Many people have wrestled with the meaning of this parable, but the important point to remember is that it is a parable. That is, as most parables (though not all), it has one main point which the story is used to illustrate. It is not an allegory, where character and event in the narrative is intended to symbolize some other deeper meaning. As a parable the story works by “throwing alongside” the spiritual lesson a dramatic comparison to illustrate the point.
So, here, Jesus asks us to imagine a “dishonest manager.” This man has been—perhaps unfairly, the story does not quite make it clear—dismissed for “wasting” the possessions of his master. He is accused of cooking the books, misusing the boss’s resources, and he is unceremonially fired.
Before he leaves, however, he is given the time to come up with a plan. Basically, he calls in all the people who owed his master money and encourages them to radically reduce the amount they owe, which reduced amount is then recorded in the accounts. This, of course, wins him the friends of other people for whom he could work after he has left the employment of the master.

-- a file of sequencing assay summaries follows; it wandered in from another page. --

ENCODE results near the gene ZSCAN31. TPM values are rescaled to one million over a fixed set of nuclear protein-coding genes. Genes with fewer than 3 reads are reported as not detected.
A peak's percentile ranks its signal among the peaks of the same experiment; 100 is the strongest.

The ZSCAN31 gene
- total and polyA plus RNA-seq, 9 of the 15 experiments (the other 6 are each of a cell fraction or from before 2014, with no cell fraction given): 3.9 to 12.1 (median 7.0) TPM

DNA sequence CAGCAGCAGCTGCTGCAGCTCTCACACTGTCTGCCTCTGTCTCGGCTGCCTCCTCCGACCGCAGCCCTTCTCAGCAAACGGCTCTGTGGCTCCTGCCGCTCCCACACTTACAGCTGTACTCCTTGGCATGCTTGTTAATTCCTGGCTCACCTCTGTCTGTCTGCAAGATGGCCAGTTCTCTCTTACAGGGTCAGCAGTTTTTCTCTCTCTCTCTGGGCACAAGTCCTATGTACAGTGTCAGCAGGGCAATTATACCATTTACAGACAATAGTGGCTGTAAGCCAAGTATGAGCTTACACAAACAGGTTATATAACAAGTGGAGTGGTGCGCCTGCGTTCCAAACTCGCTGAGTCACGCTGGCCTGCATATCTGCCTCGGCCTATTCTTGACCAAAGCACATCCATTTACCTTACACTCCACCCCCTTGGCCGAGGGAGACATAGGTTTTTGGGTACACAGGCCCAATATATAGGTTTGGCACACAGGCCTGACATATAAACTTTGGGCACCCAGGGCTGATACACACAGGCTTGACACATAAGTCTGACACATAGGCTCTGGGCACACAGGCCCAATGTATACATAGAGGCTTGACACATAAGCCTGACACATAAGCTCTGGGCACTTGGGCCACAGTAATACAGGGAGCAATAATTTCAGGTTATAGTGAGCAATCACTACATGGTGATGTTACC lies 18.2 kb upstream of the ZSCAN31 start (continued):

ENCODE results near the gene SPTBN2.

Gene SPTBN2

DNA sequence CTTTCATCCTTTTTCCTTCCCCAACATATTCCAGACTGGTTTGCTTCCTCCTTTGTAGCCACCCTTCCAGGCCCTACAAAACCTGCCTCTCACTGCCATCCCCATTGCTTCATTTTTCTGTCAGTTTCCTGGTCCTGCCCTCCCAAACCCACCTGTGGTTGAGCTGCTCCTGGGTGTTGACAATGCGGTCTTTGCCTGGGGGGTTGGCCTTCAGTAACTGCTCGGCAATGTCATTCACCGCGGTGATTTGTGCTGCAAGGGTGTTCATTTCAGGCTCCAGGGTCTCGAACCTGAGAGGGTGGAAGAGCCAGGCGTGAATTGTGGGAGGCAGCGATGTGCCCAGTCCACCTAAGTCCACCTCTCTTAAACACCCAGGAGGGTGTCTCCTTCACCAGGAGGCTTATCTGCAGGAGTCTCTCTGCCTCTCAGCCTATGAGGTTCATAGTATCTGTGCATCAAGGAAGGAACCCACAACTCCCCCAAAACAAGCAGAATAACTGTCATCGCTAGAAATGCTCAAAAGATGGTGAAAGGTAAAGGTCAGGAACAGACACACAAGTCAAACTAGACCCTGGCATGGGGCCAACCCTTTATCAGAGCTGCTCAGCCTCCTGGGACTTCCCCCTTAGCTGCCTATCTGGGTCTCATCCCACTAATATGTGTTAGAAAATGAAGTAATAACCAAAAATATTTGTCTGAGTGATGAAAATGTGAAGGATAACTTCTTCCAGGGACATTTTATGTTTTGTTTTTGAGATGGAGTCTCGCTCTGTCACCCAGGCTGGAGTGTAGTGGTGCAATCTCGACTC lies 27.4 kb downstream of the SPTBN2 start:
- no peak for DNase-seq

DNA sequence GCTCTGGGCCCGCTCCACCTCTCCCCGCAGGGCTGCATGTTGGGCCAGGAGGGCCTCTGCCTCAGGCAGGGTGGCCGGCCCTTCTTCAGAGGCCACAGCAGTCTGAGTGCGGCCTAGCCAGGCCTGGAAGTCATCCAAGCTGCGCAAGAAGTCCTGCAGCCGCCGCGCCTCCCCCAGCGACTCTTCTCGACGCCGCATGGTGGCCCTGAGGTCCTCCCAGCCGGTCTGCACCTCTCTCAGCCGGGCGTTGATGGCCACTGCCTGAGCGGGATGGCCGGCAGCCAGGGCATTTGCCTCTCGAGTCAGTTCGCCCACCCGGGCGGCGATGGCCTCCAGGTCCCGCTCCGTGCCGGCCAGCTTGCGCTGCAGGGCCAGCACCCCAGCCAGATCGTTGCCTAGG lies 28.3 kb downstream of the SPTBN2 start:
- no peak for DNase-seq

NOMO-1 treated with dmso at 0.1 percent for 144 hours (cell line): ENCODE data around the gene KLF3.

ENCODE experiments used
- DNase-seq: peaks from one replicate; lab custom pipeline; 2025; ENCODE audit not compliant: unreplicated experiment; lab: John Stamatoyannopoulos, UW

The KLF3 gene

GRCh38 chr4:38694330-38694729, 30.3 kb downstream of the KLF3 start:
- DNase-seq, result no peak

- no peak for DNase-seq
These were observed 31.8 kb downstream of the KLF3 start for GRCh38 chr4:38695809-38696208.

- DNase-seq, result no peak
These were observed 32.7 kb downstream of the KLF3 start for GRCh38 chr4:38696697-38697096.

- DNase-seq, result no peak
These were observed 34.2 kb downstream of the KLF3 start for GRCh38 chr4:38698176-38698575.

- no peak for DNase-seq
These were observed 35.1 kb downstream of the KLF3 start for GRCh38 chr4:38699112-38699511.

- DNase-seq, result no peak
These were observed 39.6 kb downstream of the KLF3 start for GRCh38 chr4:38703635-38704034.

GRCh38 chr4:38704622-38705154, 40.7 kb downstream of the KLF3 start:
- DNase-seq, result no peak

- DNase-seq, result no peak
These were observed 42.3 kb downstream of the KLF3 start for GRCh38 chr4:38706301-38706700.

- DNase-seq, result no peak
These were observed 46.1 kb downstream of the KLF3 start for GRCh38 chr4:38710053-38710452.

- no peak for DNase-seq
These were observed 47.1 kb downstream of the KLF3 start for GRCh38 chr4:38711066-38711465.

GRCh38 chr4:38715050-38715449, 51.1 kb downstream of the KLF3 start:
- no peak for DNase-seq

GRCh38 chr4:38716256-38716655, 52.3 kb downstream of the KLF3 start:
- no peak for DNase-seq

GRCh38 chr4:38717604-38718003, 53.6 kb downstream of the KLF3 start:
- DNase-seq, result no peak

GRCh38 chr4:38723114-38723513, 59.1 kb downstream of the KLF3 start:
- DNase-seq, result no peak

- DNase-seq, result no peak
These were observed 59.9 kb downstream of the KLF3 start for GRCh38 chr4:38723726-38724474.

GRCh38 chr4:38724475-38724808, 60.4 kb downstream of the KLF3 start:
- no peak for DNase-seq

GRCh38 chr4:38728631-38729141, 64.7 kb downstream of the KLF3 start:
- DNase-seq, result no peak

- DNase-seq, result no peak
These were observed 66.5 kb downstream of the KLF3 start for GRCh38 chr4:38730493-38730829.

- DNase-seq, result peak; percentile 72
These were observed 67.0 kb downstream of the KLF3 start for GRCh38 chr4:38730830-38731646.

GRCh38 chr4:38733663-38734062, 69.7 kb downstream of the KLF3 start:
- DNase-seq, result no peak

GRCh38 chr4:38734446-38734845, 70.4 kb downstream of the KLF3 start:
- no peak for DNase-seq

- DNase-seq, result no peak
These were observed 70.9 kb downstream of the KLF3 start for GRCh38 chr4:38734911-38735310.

The sting in the tail of this story, though, is that this dishonest manager is commended! Why? For his “shrewdness.” He was canny, wise: “For the sons of this world are more shrewd in dealing with their own generation than the sons of light” (16:8).
The point then is made, “Make friends for yourselves by means of unrighteous wealth, so that when it fails they may receive you into the eternal dwellings” (16:9). In other words, use money here just as wisely (even shrewdly) as a “dishonest manager,” BUT NOW for spiritual gain!
How could you utilize your monetary possession to ensure investment in heaven’s priorities and the kingdom of God? It is often said that the one thing that lasts for eternity is people. How could you invest financially in the evangelization of people, the discipleship of people, the church of God’s people? Be shrewd about it! John Wesley famously used to say: “Make as much as you can, save as much as you can, invest as much as you can.”
To receive God Centered Bible devotionals directly in your inbox, sign up here.